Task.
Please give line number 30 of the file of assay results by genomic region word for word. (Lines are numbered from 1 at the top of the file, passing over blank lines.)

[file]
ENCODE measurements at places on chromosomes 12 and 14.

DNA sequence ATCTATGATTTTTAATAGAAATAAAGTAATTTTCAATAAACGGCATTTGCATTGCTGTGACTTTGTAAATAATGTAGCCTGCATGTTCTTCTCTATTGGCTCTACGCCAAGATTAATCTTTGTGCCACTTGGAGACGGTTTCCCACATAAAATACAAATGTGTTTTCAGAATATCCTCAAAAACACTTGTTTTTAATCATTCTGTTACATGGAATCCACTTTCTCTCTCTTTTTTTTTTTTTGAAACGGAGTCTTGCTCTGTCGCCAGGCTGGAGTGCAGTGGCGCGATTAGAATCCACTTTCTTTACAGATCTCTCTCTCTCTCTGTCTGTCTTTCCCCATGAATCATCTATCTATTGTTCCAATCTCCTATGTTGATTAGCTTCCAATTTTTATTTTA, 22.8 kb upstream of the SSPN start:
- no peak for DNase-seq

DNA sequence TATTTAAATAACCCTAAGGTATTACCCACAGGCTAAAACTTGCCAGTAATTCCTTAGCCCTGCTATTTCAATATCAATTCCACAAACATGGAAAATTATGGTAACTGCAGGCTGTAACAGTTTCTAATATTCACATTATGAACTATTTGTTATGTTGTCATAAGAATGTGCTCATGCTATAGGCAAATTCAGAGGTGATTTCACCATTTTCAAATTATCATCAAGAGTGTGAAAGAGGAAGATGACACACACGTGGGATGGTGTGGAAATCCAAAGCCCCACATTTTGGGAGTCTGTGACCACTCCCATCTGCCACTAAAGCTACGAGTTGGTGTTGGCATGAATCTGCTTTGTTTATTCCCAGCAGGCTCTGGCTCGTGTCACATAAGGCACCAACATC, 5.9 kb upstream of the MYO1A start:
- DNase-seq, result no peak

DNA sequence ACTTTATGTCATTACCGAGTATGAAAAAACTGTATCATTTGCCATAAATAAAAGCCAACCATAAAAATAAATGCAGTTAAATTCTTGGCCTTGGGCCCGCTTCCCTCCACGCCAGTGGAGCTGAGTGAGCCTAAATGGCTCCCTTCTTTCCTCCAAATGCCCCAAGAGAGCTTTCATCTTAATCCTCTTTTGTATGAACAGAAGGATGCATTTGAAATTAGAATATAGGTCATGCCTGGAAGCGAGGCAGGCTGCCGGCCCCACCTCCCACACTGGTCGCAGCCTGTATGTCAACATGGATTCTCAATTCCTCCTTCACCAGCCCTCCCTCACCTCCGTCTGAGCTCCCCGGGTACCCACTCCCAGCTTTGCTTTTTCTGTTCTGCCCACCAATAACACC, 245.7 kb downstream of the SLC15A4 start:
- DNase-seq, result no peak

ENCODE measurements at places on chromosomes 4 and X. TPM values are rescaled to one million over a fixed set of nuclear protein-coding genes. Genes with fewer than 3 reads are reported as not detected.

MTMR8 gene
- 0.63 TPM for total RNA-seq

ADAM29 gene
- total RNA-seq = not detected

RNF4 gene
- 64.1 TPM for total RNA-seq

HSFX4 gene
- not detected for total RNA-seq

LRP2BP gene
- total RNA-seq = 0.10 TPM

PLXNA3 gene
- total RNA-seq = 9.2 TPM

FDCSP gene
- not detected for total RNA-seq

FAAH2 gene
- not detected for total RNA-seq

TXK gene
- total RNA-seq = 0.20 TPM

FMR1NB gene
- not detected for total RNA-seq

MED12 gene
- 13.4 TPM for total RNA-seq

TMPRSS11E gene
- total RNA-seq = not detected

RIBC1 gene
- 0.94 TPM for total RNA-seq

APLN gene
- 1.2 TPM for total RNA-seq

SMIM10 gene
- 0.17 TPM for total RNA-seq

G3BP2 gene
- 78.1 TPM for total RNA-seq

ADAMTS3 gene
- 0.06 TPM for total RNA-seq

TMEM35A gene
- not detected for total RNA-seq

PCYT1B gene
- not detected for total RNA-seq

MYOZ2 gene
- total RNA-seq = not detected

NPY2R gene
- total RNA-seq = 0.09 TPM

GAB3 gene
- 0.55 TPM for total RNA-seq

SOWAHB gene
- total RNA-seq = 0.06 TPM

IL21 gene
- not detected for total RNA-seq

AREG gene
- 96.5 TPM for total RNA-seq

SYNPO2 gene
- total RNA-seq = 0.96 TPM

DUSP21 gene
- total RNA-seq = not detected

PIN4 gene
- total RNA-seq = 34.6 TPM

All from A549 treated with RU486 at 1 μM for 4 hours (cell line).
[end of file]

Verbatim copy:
- 13.4 TPM for total RNA-seq